I was never into bad boys. Don’t get me wrong—I understood the appeal but they just weren’t for me. I figured one day I’d meet a nice guy and the rest would be, as they say, history. When I finally met one, I ended up dumping him because he was something I didn’t even know was possible—he was TOO nice.

He held doors for me. I know that doesn’t sound terrible but hear me out. He’d rush ahead of me to get the car door, the movie theater door, or the front door of my house. Basically, any door there ever was, he’d have to open it. What at first seemed like a gentlemanly gesture quickly became an annoyance. I can open my own freakin’ doors, man!

He let people take advantage of him. I suppose this wasn’t all his fault. In some ways, I think we’re all sort of hardwired to take advantage of nice people. Most of us probably do it without even realizing. Whenever someone would obviously get one over on him, he’d just allow it. I admired his ability to be calm, but why didn’t he care when people walked all over him?

He made too many excuses for others. Not only did he let people walk all over him like a doormat, he’d defend their behavior! This shocked me to my core. I totally get wanting to see the best in people but sometimes people just aren’t being their best and it’s 100 percent okay to call them out on it. Not so, in his opinion. The excuses he assigned to others were endless.

He was overly concerned with people seeing his niceness. Everybody knew him as “just the sweetest guy.” In some way, I think this was part of his fascination with being too ridiculously kind all the time. I soon realized he became even nicer when we were out in public. This didn’t sit right with me.

He ended up seeming fake. To this day, I’m not sure how much of his kindness was an act and how much of it was genuine. Regardless, when someone is just too nice, it always seems fake. It’s just unnatural to always be smiling and always being the best version of yourself.

He treated me like I could do no wrong. This quality was especially worrisome when I did do things wrong. When I first started seeing him, I wasn’t long out of another relationship. I was bringing a lot of baggage and didn’t always behave like I probably should have. But it didn’t matter—if I’d apologize to him, he always responded with a smile and said something like, “No big deal!” or an emphatic, “Don’t be so hard on yourself!” I would feel relieved initially but deep down, I knew no one should be so accepting and dismissive.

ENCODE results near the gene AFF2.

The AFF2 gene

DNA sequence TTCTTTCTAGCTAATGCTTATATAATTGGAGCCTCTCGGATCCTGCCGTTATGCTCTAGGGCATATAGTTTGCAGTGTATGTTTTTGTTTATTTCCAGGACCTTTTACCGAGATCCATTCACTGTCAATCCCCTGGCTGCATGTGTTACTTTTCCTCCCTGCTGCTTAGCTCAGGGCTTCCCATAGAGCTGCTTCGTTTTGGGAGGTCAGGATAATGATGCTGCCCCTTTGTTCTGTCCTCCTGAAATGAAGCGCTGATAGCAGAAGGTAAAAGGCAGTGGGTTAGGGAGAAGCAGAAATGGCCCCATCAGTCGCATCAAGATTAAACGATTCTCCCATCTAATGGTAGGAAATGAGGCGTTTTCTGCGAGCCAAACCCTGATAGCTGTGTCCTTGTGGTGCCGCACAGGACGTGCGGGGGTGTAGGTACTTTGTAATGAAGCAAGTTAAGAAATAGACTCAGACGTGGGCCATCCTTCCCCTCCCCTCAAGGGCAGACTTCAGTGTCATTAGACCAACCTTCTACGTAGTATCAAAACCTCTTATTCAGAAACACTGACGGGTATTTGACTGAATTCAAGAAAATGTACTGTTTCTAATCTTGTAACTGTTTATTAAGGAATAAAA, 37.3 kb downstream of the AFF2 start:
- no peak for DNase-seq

He never put me in my place. Since he was always dismissive of my failings, he never helped me to see where I could improve. He never even so much as told me to stop when I was being, in my own opinion, a horrible girlfriend. He just accepted whatever I did without questioning or attempting to reign me back in. I’m not saying I think a man should be domineering but shouldn’t he at least have opinions?

He wasn’t passionate about anything. Until recently, I never realized how closely related passion and anger are to one another. I suppose this is what makes makeup sex so great. When someone is constantly easygoing, they fail to have any one thing to be passionate about. He was so content with everything being what it was that he didn’t have any drive to change anything.

My parents liked him too much. Is there such a thing as your parents being too in love with your boyfriend? Yes, yes there is. I wasn’t the easiest of my parents’ three children and even to this day, we have a relationship that’s a bit contentious at times. When they met this particular boyfriend, they were over the moon for him. They thought he was absolutely perfect. This was shocking to me considering my parents were quick to point out my flaws. It started to feel like I was competing with my own boyfriend for my parents’ attention. Not fun.

He was too nice to the wrong people. When you dislike someone, you kind of hope your friends will dislike them too. I especially wanted my boyfriend to be on board with this. Rather than become part of my team or even acknowledge my right to dislike some people, he went out of his way to be on good terms with them. This led to some very awkward moments for me.

His niceness made me seem mean. I wouldn’t say I am an overly nice person but I’m not terrible either. However, when you’re dating the nicest guy on the entire freaking planet, you just can’t compare. If I wasn’t constantly smiling or going out of my way to Miss Sunshine then I was mean by default.

I eventually did become meaner. I got so annoyed with always appearing like the mean one. “What’s a nice guy like him doing with a girl like her?” I heard someone say. As I became more frustrated, I also became angrier—and of course, meaner. I was meaner to acquaintances because they judged me unfairly and to my boyfriend because I just wanted him to act like a human. After dumping Mr. Nice Guy, I’m now thankfully much less mean—and I’d like to hope he’s much less nice.

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